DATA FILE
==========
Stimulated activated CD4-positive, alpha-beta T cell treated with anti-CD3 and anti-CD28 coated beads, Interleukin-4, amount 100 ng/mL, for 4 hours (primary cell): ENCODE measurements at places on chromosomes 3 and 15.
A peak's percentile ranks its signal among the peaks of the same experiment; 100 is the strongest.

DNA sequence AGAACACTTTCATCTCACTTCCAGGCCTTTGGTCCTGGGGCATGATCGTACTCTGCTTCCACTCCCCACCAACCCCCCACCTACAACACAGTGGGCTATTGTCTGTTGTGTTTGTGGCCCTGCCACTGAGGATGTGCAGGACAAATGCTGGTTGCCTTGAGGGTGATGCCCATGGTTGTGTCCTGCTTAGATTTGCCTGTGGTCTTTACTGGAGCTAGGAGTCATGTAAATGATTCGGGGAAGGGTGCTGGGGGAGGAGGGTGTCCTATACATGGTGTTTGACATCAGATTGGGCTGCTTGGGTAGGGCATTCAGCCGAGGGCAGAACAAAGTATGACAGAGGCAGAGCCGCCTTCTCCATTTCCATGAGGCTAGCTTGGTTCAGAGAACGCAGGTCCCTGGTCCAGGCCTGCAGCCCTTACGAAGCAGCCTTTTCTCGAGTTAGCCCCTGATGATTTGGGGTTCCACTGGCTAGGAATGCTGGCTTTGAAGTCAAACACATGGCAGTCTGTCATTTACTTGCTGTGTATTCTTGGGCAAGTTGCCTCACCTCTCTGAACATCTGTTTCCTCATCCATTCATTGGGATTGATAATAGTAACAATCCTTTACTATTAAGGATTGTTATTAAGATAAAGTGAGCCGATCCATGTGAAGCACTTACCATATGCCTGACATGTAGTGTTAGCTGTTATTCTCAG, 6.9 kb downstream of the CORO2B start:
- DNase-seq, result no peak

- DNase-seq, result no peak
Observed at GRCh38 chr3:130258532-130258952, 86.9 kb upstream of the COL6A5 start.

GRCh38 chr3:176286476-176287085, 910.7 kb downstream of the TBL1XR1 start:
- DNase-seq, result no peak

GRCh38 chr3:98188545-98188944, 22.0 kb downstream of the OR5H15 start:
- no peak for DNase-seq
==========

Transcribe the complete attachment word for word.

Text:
Stimulated activated CD4-positive, alpha-beta T cell treated with anti-CD3 and anti-CD28 coated beads, Interleukin-4, amount 100 ng/mL, for 4 hours (primary cell): ENCODE measurements at places on chromosomes 3 and 15.
A peak's percentile ranks its signal among the peaks of the same experiment; 100 is the strongest.

DNA sequence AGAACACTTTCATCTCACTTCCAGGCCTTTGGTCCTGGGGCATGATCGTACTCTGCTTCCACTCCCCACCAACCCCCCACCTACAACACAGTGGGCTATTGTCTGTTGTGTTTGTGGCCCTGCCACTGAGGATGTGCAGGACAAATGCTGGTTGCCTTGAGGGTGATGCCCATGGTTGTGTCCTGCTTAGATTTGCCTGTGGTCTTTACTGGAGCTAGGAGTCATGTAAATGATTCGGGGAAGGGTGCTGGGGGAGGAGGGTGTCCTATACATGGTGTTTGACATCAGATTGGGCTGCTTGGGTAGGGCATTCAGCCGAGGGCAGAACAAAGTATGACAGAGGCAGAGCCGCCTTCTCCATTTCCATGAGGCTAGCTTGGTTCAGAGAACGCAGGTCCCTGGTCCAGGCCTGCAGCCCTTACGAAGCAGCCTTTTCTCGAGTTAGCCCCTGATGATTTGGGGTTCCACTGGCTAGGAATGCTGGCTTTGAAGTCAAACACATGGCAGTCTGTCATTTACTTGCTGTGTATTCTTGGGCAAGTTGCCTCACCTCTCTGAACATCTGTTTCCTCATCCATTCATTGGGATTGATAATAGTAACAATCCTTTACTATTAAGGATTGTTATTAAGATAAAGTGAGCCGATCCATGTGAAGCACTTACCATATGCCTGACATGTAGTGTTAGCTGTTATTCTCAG, 6.9 kb downstream of the CORO2B start:
- DNase-seq, result no peak

- DNase-seq, result no peak
Observed at GRCh38 chr3:130258532-130258952, 86.9 kb upstream of the COL6A5 start.

GRCh38 chr3:176286476-176287085, 910.7 kb downstream of the TBL1XR1 start:
- DNase-seq, result no peak

GRCh38 chr3:98188545-98188944, 22.0 kb downstream of the OR5H15 start:
- no peak for DNase-seq